Classification: Efficiency
Mnemonic: Tree to Tree
Specific Model: Improved efficiency of moving from tree to tree
Original Proponent(s): Rose 1977; Pickford 1991    
Basic Summary: Shuffling bipedalism whilst moving from tree to tree was the precursor to human bipedality.    
Assessment: Popularity: The general efficient model classification was ranked 3rd most popular (out of 9) of the texts reviewed. 11% referred to this idea specifically.
Simple: #6 / 42 (66%)
Detailed: #6 (=2) / 42 (64%)
Discussion: Several paleoanthropologists, e.g. Rose (1977), Wrangham (1980), Hunt (1994) have suggested that movement between trees would have been more efficient if the hominin would have remained on two legs rather than getting down on all four and then returning to an upright posture again. This idea has most often been associated with feeding behaviour and a kind of "shuffling" bipedalism is suggested where the hominin remains upright during feedng bouts and then shuffles across from branch to branch and from tree to tree, rather than reverting to quadrupedalism. However, it can also be invoked simply when considering movement from tree to tree.

This idea overlaps heavily with Hunt's "Postural Feeding" hypothesis and the 'general gathering' idea, but is included here under the category of energy efficiency because arguments can be made form perspective alone without considering feeding.  
1.1 Survival Value 5 (Fair) This model was rated neutral by this criterion.    
1.2 Sexual Selection 5 (Fair) This model was rated neutral by this criterion.    
1.3 Not Teleological 9 (Good) As this model is based on extant ape behaviour it plausibly proposes a behaviour that couldhave ben practiced by early hominins without the need for modern human uses.    
2.1 Improved Food Acquisition 7 (Good) As the model places early homnins in relatively food rich forested settings it was judged 'good' by this criterion.    
2.2 Accounts for Predation 7 (Good) Close proximity to trees led this idea to be judged 'good'  by this criterion.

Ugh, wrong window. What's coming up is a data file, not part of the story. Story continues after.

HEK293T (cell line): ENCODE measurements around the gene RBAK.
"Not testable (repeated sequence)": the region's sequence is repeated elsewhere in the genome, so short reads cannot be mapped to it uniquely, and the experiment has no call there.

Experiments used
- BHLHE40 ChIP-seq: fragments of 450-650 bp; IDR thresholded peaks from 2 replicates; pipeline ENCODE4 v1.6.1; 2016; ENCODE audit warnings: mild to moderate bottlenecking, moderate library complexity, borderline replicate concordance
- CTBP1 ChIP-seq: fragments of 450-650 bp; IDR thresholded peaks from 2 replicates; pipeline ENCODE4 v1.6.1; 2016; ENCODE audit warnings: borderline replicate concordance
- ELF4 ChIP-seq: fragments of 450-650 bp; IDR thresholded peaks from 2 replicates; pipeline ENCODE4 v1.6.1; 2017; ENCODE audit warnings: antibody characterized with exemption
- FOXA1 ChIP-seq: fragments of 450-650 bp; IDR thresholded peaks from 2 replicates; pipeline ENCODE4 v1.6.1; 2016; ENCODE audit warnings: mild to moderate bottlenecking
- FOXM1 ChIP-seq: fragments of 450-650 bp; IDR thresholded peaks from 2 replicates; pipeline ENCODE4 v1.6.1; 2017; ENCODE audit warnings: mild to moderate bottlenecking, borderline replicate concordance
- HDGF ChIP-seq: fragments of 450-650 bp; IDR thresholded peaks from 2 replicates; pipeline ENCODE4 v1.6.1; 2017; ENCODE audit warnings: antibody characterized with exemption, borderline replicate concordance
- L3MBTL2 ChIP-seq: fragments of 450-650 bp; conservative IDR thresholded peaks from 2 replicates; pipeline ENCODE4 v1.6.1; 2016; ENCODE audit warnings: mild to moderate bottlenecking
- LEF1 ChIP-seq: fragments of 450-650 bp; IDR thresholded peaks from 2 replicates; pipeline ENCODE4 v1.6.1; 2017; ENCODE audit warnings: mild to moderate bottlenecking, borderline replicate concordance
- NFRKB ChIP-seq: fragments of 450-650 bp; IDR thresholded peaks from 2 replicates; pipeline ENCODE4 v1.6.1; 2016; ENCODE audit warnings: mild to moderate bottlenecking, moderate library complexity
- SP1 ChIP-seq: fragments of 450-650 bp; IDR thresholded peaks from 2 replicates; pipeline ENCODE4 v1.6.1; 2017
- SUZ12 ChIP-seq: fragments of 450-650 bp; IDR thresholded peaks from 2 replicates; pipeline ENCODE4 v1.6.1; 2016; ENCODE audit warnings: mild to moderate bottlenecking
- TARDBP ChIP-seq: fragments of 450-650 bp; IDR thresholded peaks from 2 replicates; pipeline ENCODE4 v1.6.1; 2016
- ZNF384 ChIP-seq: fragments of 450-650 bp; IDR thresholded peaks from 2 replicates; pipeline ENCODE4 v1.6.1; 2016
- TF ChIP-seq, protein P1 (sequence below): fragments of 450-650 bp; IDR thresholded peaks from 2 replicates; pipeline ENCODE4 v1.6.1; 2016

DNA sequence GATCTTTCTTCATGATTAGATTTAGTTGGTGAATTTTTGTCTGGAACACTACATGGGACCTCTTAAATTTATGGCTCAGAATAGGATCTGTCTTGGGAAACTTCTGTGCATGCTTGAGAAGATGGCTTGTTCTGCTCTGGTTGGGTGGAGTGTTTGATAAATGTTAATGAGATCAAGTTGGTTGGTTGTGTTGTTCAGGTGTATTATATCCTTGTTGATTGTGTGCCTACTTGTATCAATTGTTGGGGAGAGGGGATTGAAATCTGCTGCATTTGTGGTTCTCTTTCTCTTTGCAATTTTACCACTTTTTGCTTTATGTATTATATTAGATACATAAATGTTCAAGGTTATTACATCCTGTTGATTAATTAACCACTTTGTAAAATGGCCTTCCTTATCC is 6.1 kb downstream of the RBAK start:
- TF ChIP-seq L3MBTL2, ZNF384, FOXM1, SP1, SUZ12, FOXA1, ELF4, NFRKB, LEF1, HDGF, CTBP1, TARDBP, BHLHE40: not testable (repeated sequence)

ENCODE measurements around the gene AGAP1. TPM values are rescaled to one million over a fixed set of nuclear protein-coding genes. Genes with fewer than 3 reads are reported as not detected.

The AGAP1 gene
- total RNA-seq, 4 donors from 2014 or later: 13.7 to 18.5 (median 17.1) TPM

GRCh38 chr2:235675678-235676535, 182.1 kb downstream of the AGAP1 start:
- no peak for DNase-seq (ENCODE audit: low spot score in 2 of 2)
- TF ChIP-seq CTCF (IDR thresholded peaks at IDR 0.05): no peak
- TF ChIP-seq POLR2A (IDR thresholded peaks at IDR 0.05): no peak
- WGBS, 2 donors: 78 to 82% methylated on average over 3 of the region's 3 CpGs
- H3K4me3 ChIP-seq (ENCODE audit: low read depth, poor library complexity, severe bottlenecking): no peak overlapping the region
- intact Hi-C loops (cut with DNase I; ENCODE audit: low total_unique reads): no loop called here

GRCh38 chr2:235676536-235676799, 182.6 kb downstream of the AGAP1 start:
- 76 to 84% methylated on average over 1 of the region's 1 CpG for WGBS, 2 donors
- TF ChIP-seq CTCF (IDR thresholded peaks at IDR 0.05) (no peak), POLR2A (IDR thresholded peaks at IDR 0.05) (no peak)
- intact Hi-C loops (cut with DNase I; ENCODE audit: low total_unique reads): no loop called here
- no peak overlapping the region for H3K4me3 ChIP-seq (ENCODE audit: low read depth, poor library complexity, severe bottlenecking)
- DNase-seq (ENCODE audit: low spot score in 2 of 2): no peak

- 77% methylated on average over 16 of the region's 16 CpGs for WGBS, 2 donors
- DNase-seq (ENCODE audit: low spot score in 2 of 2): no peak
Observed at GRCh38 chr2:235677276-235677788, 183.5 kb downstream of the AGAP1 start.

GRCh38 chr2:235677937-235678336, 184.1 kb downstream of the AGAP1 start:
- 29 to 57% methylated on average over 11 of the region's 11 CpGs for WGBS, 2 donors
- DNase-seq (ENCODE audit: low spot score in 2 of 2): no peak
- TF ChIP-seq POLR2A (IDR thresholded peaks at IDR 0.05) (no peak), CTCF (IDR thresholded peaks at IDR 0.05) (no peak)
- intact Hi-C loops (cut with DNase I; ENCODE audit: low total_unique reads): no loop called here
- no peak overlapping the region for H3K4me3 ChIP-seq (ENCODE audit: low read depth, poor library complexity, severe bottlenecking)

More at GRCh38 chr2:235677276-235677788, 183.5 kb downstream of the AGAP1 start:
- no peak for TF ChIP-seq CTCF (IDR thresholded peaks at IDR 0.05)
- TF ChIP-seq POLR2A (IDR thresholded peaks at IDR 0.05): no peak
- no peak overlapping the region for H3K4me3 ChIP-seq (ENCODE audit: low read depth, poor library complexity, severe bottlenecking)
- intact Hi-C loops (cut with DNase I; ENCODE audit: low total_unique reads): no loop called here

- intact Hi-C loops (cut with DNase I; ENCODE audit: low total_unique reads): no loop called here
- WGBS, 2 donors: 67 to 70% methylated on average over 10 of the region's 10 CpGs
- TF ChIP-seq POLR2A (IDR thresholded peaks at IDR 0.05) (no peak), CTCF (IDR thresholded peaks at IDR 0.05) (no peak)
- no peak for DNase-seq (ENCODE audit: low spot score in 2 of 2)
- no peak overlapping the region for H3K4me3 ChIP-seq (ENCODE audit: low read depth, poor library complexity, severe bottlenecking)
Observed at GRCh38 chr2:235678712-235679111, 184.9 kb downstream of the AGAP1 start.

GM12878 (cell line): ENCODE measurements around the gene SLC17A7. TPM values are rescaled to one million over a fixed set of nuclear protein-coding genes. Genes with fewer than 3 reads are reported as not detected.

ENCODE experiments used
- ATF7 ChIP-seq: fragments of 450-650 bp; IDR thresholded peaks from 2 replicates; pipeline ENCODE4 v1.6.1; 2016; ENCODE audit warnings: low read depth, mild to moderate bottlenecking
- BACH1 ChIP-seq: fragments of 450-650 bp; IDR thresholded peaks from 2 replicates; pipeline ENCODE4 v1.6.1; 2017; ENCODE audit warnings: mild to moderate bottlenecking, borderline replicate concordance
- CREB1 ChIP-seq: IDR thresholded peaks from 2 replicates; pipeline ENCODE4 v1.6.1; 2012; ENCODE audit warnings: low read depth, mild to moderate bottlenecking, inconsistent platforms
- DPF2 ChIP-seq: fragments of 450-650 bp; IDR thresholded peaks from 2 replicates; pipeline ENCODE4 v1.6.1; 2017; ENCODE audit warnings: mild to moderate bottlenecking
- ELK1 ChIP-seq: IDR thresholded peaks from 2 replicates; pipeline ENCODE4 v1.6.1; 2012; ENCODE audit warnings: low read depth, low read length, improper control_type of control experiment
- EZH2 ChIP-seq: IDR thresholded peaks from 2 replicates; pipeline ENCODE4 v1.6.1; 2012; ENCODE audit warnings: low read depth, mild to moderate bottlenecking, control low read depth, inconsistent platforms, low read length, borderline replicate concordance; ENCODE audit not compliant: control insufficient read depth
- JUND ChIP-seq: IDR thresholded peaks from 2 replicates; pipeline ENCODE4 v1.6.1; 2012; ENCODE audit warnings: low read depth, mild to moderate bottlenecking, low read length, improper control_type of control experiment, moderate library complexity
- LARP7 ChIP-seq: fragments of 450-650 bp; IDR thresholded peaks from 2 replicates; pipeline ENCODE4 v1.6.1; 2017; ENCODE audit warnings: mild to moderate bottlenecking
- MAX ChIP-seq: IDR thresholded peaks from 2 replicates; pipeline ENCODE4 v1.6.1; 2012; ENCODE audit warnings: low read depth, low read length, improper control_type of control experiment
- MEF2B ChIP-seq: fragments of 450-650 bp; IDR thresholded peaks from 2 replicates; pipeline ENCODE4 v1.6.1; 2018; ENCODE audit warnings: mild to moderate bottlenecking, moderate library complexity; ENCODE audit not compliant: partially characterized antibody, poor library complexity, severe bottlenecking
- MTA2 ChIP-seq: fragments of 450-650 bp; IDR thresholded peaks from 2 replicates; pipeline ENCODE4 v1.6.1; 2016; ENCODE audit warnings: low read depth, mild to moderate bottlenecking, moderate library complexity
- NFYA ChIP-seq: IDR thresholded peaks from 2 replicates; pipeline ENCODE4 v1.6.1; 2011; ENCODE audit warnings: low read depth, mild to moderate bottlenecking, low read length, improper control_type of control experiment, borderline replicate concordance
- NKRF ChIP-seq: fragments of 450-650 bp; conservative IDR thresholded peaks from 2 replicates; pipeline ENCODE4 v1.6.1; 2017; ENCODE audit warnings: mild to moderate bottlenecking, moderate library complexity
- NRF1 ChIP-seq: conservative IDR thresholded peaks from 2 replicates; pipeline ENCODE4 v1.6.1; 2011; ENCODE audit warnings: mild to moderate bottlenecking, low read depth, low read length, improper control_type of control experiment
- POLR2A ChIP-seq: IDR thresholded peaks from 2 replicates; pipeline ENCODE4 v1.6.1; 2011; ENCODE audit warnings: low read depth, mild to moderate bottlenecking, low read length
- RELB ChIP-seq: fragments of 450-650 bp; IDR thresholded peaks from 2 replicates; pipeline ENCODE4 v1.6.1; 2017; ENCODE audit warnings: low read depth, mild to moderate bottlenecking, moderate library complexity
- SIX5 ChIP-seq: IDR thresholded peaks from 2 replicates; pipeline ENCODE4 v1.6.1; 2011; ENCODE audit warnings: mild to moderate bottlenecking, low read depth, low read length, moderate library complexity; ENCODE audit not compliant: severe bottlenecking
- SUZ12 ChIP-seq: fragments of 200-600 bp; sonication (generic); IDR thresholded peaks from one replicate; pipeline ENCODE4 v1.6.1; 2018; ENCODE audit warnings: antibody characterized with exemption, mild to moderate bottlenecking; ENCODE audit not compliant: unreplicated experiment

2.3 Why Apes are not Bipedal 1 (Poor) This idea is perhaps weakest in proposing a realistic scenario to explain Pan-Homo-Gorilla divergence.    
2.4 Extant Analogues 8 (Good) This kind of behaviour is often seen in extant apes.    
2.5 Applies to Both Sexes 9 (Good) This model applies equally to both sexes.    
3.1 Hominid Anomalies 3 (Poor) These ideas do not set out to explain the postcranial anatomical anomalies of the australopithecines.    
3.2 Fits Paleoecological Record 8 (Good) The currently accepted ecological paradigm for human evolution is very compatible to this model.    
3.3 Precursor to Strider and knuckle Walker 5 (Fair) This model was rated neutral by this criterion.    
4.1 Extended Explanatory Power 4 (Fair) This model was rated slightly lower than neutral by this criterion because it is tied so closely to extant ape behaviour.    
4.2 Complimentary 7 (Good) This model was judged complimentary to most ideas, especially carrying and arboreal ones and compatible to the others.    
4.3 Falsifiable or Testable 3 (Poor) Proponents have not made any falsifiable predictions about this idea.    
References Hunt, K.D (1994) The Evolution of human bipedality: ecology and functional morphology. Journal of Human Evolution 26:183-202.
Pickford, M (1991). What caused the first steps towards the evolution of walkie-talkie primates?. In: Coppens, Yves; Senut, Brigitte (eds.), (1991). Origine(s) de la bipedalie chez les hominides. CNRS (Paris).br /> RRose, M D (1977). Positional Behaviour of Olive Baboons (Papio anubis) and its Relationship to Maintainance and Social Activities. Primates Vol:18(1) Pages:59-116.
Wrangham, R (1980). Bipedal locomotion as a feeding adaptation in gelada baboons, and its implications for Hominid Bipedality. Journal of Human Evolution Vol:9 Pages:329-331.